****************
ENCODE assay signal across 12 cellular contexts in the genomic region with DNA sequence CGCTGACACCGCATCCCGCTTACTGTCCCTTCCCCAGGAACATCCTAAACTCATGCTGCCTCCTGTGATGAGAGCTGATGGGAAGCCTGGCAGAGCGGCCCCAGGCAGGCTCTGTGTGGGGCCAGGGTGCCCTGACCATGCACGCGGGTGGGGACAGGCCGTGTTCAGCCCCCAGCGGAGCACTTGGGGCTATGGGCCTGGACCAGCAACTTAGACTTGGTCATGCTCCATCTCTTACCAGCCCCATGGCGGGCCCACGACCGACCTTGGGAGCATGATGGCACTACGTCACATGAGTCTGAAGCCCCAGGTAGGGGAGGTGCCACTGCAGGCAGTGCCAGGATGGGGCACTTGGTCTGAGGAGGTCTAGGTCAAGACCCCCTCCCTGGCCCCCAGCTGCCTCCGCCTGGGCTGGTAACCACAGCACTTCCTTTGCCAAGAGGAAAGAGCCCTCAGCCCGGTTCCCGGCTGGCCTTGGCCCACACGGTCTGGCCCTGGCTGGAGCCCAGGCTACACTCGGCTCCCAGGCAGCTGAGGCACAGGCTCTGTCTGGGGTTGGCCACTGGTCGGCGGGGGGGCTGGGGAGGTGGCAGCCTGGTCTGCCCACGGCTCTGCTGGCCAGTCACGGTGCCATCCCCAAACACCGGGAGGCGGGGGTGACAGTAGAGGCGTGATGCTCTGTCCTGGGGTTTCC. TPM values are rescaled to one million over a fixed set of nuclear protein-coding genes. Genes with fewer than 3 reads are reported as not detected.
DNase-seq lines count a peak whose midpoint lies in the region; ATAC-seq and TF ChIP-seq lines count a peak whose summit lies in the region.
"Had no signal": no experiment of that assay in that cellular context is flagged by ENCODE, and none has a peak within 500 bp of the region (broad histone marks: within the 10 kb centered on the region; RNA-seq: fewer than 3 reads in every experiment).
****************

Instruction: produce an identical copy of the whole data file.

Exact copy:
ENCODE assay signal across 12 cellular contexts in the genomic region with DNA sequence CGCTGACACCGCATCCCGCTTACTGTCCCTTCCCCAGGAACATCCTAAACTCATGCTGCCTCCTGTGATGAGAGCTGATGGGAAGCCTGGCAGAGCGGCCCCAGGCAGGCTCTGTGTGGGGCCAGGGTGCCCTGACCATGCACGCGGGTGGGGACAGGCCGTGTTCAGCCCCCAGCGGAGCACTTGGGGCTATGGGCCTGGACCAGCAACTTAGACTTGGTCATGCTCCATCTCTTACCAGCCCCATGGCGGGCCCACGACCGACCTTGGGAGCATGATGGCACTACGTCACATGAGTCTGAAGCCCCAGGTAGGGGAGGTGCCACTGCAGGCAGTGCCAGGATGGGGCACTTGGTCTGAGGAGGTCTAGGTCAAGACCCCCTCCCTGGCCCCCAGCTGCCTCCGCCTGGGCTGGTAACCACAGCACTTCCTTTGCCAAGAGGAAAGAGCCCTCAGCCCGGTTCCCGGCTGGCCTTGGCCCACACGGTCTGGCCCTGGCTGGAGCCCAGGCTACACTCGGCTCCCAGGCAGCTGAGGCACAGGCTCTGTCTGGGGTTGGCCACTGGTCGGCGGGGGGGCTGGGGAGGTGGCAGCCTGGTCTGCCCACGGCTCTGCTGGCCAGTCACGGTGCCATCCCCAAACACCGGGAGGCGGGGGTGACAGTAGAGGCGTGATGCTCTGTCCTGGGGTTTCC. TPM values are rescaled to one million over a fixed set of nuclear protein-coding genes. Genes with fewer than 3 reads are reported as not detected.
DNase-seq lines count a peak whose midpoint lies in the region; ATAC-seq and TF ChIP-seq lines count a peak whose summit lies in the region.
"Had no signal": no experiment of that assay in that cellular context is flagged by ENCODE, and none has a peak within 500 bp of the region (broad histone marks: within the 10 kb centered on the region; RNA-seq: fewer than 3 reads in every experiment).